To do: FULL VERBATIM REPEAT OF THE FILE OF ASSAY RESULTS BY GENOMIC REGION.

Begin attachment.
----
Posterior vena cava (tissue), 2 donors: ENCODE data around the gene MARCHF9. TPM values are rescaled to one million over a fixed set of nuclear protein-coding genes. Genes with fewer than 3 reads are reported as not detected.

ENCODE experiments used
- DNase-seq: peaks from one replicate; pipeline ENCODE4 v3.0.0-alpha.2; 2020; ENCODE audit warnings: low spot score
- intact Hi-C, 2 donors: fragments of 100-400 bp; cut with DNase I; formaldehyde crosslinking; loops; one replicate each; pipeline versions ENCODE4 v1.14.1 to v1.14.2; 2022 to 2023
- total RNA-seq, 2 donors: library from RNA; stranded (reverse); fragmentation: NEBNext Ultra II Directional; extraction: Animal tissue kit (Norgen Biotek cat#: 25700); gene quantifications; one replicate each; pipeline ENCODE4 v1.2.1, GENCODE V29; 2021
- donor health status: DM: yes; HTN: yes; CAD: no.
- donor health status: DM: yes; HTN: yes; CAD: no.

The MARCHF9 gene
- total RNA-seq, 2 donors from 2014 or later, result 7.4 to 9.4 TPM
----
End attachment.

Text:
Posterior vena cava (tissue), 2 donors: ENCODE data around the gene MARCHF9. TPM values are rescaled to one million over a fixed set of nuclear protein-coding genes. Genes with fewer than 3 reads are reported as not detected.

ENCODE experiments used
- DNase-seq: peaks from one replicate; pipeline ENCODE4 v3.0.0-alpha.2; 2020; ENCODE audit warnings: low spot score
- intact Hi-C, 2 donors: fragments of 100-400 bp; cut with DNase I; formaldehyde crosslinking; loops; one replicate each; pipeline versions ENCODE4 v1.14.1 to v1.14.2; 2022 to 2023
- total RNA-seq, 2 donors: library from RNA; stranded (reverse); fragmentation: NEBNext Ultra II Directional; extraction: Animal tissue kit (Norgen Biotek cat#: 25700); gene quantifications; one replicate each; pipeline ENCODE4 v1.2.1, GENCODE V29; 2021
- donor health status: DM: yes; HTN: yes; CAD: no.
- donor health status: DM: yes; HTN: yes; CAD: no.

The MARCHF9 gene
- total RNA-seq, 2 donors from 2014 or later, result 7.4 to 9.4 TPM